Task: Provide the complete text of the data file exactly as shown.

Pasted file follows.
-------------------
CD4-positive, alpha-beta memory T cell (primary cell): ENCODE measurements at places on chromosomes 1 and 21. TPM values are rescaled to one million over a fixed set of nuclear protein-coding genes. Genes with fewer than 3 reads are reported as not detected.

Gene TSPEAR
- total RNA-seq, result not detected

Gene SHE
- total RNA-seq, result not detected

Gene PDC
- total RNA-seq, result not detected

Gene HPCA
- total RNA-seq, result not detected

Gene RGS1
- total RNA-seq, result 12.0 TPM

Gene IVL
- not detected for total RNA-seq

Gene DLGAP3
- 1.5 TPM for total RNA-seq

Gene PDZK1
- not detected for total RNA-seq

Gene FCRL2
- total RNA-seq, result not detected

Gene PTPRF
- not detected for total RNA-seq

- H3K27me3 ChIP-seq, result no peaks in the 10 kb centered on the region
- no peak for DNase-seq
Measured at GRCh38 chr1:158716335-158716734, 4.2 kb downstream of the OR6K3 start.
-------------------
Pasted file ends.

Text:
CD4-positive, alpha-beta memory T cell (primary cell): ENCODE measurements at places on chromosomes 1 and 21. TPM values are rescaled to one million over a fixed set of nuclear protein-coding genes. Genes with fewer than 3 reads are reported as not detected.

Gene TSPEAR
- total RNA-seq, result not detected

Gene SHE
- total RNA-seq, result not detected

Gene PDC
- total RNA-seq, result not detected

Gene HPCA
- total RNA-seq, result not detected

Gene RGS1
- total RNA-seq, result 12.0 TPM

Gene IVL
- not detected for total RNA-seq

Gene DLGAP3
- 1.5 TPM for total RNA-seq

Gene PDZK1
- not detected for total RNA-seq

Gene FCRL2
- total RNA-seq, result not detected

Gene PTPRF
- not detected for total RNA-seq

- H3K27me3 ChIP-seq, result no peaks in the 10 kb centered on the region
- no peak for DNase-seq
Measured at GRCh38 chr1:158716335-158716734, 4.2 kb downstream of the OR6K3 start.